Diabetes and Diabetes Education Diabetes is rapidly emerging as a health catastrophe globally. Six percent of the world’s populations live with diabetes. It is predicted that in three decades there will be nearly 400 million people globally with diabetes. The social implications of diabetes on a global scale are vast ( Meetoo , McGovern, Safadi , 2007, pp. 1002). Under developed countries are failing to diagnose diabetes in the early stages causing unnecessary human suffering as a result of lack of education and funding. International initiatives have been coordinated to educate people on lifestyle and behavior that can reduce the risk of developing diabetes. Changes in lifestyle can help to alleviate complications such as “retinopathy,...The end:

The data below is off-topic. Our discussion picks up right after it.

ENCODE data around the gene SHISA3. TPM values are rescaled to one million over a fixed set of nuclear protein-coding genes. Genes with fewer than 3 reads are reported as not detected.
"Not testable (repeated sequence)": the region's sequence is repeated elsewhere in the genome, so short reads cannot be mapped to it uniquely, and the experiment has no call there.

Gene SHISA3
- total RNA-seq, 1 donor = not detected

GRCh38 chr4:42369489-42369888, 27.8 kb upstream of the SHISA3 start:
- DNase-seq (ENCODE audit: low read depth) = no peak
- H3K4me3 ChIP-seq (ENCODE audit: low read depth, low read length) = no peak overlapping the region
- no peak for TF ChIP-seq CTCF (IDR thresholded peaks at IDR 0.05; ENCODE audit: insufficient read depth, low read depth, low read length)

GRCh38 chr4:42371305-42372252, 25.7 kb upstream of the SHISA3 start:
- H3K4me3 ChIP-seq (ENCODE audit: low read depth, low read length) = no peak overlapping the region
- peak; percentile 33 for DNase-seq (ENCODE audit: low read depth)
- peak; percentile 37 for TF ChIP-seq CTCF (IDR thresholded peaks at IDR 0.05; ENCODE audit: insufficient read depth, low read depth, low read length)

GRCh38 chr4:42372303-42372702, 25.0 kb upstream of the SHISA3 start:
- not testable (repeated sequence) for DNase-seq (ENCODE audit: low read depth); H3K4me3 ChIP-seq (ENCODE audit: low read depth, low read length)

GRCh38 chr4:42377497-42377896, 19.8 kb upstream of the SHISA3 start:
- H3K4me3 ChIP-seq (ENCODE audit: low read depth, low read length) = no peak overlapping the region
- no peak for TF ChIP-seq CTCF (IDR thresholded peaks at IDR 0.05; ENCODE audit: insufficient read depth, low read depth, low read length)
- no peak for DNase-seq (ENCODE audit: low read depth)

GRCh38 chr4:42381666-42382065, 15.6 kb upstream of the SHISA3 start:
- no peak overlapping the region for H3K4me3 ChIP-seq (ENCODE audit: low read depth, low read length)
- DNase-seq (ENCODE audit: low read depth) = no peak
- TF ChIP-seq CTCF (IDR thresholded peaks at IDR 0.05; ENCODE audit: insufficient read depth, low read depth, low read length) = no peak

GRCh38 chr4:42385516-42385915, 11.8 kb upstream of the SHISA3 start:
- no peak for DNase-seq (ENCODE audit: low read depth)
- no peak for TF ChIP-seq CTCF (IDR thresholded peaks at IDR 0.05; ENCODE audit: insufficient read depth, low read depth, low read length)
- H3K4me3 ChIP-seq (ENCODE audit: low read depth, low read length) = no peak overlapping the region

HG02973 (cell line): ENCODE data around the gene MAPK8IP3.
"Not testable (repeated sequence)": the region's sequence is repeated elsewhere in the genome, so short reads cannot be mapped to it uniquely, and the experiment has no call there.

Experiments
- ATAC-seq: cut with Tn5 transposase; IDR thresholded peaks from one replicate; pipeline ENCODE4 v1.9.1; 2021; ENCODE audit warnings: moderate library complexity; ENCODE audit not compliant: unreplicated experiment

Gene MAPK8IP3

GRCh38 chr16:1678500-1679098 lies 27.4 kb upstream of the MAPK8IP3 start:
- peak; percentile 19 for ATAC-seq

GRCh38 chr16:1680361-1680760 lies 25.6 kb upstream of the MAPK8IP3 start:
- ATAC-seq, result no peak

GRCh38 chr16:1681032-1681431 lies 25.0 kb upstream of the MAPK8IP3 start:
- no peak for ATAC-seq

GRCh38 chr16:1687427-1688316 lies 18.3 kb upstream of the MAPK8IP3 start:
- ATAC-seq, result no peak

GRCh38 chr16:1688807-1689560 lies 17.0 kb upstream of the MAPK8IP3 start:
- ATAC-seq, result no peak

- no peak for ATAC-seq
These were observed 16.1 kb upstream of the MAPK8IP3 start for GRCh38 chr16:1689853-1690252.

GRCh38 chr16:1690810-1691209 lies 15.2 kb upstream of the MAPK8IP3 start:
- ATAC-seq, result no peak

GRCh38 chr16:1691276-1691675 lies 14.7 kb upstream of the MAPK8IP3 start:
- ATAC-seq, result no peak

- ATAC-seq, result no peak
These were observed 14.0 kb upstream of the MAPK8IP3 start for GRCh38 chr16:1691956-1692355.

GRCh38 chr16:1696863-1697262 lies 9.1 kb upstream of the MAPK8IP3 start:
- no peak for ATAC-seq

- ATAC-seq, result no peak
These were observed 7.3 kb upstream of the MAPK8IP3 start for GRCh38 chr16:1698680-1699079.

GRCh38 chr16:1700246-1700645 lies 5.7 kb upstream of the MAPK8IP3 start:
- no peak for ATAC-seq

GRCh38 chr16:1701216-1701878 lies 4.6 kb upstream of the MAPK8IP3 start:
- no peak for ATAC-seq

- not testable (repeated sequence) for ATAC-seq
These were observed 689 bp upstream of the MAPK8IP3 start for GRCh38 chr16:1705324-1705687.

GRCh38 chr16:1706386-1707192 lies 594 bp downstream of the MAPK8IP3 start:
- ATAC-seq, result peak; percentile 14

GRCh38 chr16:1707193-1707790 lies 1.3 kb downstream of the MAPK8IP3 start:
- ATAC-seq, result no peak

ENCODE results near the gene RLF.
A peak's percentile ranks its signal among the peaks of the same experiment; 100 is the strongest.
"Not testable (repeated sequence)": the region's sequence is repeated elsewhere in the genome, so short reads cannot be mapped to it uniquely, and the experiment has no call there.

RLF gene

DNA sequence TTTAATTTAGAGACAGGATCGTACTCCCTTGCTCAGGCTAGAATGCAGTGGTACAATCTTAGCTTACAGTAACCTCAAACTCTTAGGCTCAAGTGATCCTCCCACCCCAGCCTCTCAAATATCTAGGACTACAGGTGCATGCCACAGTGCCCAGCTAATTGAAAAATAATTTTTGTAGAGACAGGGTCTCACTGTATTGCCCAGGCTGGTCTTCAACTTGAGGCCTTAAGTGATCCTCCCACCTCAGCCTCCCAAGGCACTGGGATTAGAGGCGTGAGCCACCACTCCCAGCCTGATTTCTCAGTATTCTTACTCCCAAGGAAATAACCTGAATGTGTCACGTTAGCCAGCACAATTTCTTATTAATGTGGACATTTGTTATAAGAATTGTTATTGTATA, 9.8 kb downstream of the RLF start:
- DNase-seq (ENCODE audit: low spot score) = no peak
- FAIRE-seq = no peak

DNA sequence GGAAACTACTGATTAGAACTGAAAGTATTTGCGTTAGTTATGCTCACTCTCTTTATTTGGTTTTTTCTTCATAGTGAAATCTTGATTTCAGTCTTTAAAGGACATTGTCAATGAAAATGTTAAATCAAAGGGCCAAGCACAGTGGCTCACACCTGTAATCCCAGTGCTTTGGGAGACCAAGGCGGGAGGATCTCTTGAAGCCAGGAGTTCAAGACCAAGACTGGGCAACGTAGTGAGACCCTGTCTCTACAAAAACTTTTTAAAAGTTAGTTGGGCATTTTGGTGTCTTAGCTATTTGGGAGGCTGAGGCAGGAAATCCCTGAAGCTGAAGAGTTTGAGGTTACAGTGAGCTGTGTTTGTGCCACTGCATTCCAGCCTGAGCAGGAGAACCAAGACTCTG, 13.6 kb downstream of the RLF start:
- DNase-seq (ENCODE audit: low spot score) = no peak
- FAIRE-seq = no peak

.....e and security in the world as well as prevent and care for the disease physically ( Weennick and Hallstrom , 2007, pp. 299). References Entry to Practice Competencies. (2007). College of Nurses of Ontario. pp. 1-20. Childs, B. (2009). Core Competencies in Diabetes Care: Educating Health Professional Students. American Diabetes Association. Retrieved August 22, 2009, from http://spectrum.diabetesjournals.org/content/18/2/67.full Meetoo , D., McGovern, P. Safadi , R. (2007). An epidemiological overview of diabetes across the world. British Journal of Nursing, 16(16): 1002. Weennick , A. and Hallstrom , I. (2007). Families’ lived experience one year after a child was diagnosed with type 1 diabetes. Journal of Advanced Nursing, 60(3): 299–307.